We just finished a long series on the various parts of the Mass where dialogue occurs in some form between the congregation and the priest. There was one phrase that I did not talk about much. "It is right and just." The congregation says this in response to the priest's invitation to give thanks to God. That phrase is a good intro to the topic for today.
It is an important phrase because it points at a very significant and often under-appreciated concept: Justice for God. Justice has classically been defined as giving another person that which is due to them. We, as human beings, tend to be very sensitive to the concept of the demands of justice...well, at least with regards to ourselves. Tell any child that you will give them a dollar if they take out the trash and then subsequently refuse them the dollar and you will find just how sensitive we are to the demands of justice. Now, we can often be misguided as to what actually constitutes true justice. But at the very least we are sensitive to the concept that what is due ought to be given. If some payment or honor or appreciation is really due someone, we know that there is an obligation to act accordingly.
We live our lives in a sea of just demands on our time, energy, resources, etc. But each of us is blind in some way, shape, or form to some of our just obligations. With respect to God himself, we 'get' some of what is due to God, but we often don't get it all. Justice regarding God, what is owed to God because of who He is and our relationship to Him, is called 'Piety,' which is a word that often carries a lot of false connotations. Its true meaning lies in what we have related here: giving to God what is His due because he deserves it.
One of the things we often don't 'get' completely is the relationship between the liturgy and Justice for God (piety). What is it that we often don't get? Well, in our day and age, it is all to easy to do most things only insofar as we see a benefit for ourselves. It is certainly not wrong for a thing to benefit us (every true act of Justice we do for another also benefits ourselves). However, we should do acts of justice BECAUSE they are just, rather than act because it benefits us and only coincidentally happens to be just.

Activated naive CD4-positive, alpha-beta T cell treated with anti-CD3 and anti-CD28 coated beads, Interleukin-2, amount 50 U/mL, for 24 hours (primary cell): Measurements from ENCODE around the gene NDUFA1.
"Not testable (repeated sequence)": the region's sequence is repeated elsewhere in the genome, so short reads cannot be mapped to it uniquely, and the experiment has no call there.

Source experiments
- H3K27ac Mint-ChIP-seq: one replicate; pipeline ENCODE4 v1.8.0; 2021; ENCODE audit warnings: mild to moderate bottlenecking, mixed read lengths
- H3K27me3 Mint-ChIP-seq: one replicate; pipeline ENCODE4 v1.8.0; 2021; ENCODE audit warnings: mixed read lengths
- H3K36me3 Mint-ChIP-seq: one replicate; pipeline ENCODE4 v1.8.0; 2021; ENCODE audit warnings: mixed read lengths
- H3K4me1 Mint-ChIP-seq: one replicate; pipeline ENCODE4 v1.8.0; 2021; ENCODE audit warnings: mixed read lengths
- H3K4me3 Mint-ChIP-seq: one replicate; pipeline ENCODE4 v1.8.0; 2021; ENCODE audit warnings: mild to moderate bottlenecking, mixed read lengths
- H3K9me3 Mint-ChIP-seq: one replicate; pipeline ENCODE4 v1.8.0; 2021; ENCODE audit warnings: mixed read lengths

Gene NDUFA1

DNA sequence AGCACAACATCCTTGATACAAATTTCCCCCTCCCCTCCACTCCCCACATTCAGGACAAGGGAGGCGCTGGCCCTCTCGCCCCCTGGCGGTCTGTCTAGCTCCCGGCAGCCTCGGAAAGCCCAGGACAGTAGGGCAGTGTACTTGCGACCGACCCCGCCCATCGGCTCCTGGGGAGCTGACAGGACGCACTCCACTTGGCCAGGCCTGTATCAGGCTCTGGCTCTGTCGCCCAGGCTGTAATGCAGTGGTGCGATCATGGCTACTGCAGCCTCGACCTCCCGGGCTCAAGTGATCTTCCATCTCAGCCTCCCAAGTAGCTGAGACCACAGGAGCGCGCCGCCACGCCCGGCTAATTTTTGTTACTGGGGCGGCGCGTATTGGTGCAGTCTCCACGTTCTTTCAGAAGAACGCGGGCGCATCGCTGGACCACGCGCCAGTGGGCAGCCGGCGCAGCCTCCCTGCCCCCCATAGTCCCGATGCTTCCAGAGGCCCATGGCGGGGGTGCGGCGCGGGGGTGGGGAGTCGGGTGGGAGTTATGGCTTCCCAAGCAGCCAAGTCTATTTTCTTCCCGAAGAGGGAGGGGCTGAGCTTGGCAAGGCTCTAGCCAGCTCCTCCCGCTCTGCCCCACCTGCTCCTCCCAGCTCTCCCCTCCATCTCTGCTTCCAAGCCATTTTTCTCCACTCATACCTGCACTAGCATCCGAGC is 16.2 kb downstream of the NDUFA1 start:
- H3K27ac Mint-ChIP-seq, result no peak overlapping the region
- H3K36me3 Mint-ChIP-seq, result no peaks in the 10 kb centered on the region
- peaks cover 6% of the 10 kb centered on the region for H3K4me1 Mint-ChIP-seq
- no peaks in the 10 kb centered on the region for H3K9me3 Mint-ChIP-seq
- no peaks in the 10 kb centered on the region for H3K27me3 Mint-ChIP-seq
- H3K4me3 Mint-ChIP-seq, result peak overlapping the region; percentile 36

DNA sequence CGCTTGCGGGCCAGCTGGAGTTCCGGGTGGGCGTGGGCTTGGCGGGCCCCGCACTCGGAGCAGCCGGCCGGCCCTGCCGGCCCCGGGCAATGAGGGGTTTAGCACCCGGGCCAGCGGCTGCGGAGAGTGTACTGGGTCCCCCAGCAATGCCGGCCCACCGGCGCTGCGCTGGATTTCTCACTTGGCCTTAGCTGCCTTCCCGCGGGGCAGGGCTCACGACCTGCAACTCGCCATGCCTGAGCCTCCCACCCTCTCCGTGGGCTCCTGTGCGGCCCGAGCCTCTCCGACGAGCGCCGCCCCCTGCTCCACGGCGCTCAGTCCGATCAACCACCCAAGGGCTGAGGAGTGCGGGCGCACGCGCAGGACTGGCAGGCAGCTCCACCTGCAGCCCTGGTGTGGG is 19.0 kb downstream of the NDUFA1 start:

What is the point of that whole explanation? It is this: when it comes to various 'acts of piety' in the liturgy, we often decide to do them or not do them based upon a perceived benefit or lack thereof. Hence, we tend to compose our bodies, open our mouths to sing (or say) various things, or make various motions based upon whether it feels good at the time, what we think others will think of us, whether we feel happy or sad, or a variety of other self-referential reasons rather than because we asked, answered, and acted upon the question: what is due to God?
Hopefully, we can all recall the righteous anger of the child who remains dollar-less after taking out the trash and can agree that we ought to TRY to give God His due simply because He deserves it.
What is proper piety? What does God concretely deserve from us at Mass? What are the best things to do? Does it make a difference what we do with our hands? When is it right to sing and when is it more prudent and pious to just speak the words instead of singing them? What is the right way to compose yourself when you receive the Eucharist? These are just a few of many questions we could ask about proper piety at Mass, and we are not going to answer them today. And there is often a lot of freedom to the expression of piety. But the guidelines should not, cannot be, defined by what we happen to feel like doing. It should not even be based upon our subjective opinion of what is most pious. Rather, we look to God's word, His Church (who enjoys the special guidance of the Holy Spirit promised by Christ), and the wisdom of the Saints to help us grow in the knowledge and practice of true piety. We seek to be informed by true justice and let it guide our actions rather than be islands of opinion.
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